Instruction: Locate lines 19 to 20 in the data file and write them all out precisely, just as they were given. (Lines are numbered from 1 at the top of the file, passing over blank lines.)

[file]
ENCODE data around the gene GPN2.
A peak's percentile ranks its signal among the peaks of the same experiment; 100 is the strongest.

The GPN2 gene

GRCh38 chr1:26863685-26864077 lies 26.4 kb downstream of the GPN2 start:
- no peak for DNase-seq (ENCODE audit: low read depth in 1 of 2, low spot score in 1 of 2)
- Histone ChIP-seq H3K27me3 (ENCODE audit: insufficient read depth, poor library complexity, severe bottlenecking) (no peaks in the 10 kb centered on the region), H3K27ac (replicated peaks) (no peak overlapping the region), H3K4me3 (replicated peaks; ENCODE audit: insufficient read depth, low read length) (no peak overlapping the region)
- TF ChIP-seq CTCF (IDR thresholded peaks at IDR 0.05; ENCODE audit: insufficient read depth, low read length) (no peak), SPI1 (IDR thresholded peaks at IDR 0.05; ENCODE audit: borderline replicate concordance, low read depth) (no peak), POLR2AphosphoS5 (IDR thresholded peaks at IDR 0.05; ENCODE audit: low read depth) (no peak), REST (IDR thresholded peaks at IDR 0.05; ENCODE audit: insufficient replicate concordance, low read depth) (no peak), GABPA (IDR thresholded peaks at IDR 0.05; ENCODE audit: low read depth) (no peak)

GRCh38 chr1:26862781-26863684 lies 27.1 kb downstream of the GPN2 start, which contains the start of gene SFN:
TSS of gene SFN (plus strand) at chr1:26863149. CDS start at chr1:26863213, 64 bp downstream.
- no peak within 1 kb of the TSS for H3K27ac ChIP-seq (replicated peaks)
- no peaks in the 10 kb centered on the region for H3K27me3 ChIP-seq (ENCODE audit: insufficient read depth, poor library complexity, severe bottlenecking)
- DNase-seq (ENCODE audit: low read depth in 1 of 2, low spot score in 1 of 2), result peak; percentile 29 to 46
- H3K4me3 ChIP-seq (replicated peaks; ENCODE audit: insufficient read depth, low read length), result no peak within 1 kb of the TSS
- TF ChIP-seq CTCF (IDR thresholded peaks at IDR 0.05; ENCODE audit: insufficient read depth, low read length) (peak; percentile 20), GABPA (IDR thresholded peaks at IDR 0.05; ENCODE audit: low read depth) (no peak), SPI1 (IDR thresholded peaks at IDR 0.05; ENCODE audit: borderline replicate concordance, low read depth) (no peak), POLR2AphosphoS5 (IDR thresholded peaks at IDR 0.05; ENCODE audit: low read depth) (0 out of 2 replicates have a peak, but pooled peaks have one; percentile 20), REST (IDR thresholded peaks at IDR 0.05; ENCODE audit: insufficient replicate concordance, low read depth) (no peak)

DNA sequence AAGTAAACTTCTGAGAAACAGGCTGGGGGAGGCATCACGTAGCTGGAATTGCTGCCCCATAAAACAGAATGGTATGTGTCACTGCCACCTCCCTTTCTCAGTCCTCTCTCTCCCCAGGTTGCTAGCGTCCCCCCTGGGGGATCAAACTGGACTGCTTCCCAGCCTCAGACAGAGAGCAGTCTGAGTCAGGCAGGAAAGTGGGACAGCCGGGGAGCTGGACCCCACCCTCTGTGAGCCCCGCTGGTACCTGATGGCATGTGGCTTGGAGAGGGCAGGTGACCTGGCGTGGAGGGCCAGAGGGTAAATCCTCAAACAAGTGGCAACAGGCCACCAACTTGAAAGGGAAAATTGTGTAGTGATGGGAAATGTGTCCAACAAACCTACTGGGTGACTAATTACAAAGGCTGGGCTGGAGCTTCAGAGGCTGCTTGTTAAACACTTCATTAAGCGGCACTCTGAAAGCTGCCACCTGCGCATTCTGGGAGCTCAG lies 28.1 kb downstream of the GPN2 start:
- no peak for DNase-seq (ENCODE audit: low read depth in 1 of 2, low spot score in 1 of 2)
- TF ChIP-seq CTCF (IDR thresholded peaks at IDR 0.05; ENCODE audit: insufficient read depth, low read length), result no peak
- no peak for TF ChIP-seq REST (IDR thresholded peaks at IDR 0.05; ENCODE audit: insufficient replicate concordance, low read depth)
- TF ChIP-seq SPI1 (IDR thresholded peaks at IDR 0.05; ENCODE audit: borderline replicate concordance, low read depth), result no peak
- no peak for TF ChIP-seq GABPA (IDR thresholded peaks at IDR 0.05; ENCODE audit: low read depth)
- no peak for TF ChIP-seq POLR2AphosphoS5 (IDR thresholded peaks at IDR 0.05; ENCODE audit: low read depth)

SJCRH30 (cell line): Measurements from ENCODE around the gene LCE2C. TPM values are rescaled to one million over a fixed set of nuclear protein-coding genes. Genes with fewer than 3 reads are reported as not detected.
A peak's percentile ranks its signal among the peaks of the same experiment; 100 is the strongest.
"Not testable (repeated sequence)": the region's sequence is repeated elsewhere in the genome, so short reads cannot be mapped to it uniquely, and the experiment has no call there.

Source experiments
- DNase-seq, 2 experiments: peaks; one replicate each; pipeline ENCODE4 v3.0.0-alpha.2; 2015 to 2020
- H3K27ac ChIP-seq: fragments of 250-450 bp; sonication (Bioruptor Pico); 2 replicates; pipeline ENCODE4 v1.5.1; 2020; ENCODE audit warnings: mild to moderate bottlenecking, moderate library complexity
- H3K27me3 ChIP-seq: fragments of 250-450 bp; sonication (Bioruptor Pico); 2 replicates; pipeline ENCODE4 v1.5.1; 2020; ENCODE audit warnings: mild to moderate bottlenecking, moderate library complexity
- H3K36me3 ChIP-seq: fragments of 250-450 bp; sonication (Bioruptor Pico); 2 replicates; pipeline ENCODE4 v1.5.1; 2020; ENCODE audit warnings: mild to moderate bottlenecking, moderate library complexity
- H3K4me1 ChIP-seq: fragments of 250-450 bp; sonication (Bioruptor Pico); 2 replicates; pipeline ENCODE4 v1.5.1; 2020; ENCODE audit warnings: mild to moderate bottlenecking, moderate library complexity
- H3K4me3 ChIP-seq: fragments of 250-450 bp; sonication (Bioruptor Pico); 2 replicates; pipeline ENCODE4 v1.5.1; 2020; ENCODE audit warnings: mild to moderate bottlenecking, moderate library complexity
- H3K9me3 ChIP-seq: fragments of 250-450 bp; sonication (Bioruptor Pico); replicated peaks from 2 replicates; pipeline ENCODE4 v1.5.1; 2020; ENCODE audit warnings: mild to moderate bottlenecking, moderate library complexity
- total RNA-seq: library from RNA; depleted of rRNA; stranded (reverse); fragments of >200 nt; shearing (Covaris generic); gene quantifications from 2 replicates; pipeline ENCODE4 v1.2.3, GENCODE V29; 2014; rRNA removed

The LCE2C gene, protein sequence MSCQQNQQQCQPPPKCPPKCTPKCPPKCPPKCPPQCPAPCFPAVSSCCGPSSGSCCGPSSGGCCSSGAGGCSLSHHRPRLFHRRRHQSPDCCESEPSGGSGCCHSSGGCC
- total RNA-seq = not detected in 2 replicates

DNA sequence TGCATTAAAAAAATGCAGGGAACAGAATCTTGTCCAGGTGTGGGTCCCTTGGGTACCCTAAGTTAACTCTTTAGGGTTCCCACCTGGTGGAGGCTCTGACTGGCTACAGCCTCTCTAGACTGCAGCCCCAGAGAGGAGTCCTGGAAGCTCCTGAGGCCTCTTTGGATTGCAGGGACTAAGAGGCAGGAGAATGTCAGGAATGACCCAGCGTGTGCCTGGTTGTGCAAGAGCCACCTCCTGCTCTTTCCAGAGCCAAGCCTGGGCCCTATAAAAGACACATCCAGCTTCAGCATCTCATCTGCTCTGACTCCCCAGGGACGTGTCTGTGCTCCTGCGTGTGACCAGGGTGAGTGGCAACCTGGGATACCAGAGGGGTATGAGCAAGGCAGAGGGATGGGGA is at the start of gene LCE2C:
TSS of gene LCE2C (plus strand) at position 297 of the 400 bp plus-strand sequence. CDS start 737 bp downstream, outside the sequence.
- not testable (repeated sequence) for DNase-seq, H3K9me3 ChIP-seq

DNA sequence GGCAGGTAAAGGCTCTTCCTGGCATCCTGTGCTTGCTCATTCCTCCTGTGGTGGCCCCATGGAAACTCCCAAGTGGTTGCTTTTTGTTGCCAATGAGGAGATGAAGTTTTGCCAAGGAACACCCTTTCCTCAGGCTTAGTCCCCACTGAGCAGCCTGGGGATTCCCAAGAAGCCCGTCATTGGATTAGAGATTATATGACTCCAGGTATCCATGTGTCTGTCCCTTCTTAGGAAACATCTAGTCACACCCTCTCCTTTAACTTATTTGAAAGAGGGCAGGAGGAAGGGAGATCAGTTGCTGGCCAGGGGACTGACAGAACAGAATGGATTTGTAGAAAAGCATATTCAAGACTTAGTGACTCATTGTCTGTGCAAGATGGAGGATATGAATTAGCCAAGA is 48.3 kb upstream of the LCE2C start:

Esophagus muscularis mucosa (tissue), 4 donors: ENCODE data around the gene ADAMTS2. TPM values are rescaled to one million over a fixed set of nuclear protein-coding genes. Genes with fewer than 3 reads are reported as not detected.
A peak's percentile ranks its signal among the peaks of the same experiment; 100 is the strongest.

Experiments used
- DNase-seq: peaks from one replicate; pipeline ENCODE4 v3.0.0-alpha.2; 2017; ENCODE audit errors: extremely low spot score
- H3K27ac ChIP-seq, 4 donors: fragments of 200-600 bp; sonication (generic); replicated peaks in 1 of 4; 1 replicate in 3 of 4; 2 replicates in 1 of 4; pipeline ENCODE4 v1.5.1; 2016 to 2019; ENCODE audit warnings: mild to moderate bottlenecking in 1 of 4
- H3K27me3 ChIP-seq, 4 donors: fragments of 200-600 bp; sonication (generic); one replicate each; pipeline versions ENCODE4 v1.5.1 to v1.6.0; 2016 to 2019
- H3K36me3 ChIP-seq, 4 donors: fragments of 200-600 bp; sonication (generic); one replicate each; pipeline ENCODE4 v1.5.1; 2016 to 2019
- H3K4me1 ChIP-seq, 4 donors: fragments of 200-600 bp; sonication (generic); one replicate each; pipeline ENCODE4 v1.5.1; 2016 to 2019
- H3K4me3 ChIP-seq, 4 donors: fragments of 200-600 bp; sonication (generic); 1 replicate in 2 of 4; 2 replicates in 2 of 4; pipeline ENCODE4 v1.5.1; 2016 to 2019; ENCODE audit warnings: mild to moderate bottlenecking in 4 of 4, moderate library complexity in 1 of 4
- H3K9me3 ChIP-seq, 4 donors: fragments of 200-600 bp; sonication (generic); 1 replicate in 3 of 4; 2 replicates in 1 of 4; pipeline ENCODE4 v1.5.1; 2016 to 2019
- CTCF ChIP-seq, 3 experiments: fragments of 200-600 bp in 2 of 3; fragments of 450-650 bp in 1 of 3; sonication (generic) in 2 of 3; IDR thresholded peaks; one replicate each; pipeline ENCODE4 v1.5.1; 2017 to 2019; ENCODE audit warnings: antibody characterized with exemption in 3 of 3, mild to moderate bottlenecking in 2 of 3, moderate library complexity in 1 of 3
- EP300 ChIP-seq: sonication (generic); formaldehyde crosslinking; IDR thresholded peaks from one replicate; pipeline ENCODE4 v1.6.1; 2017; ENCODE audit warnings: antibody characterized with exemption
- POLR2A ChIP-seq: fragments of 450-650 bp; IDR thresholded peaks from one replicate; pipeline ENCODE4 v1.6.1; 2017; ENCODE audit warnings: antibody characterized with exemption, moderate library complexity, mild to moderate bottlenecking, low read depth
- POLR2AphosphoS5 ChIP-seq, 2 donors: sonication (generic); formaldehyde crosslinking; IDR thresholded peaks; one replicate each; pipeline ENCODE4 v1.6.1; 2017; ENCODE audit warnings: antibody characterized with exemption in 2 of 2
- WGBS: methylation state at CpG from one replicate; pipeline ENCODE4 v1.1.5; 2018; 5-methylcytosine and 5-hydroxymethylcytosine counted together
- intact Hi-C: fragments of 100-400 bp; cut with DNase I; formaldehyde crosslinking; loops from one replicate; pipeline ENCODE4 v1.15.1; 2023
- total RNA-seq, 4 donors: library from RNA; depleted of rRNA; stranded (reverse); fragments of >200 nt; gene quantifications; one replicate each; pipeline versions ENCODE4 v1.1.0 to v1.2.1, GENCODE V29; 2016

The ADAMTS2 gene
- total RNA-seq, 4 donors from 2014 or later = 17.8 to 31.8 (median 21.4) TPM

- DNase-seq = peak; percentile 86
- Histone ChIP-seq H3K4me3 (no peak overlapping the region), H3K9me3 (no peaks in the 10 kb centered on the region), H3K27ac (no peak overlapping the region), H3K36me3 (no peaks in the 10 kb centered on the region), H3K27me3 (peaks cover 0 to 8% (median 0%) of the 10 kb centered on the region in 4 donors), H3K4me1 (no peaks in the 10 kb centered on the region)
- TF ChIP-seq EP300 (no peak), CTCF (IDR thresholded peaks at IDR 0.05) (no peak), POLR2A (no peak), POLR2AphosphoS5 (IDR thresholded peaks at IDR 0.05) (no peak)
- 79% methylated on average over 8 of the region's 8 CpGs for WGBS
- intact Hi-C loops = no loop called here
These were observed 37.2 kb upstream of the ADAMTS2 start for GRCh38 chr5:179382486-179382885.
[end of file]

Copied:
- TF ChIP-seq SPI1 (IDR thresholded peaks at IDR 0.05; ENCODE audit: borderline replicate concordance, low read depth), result no peak
- no peak for TF ChIP-seq GABPA (IDR thresholded peaks at IDR 0.05; ENCODE audit: low read depth)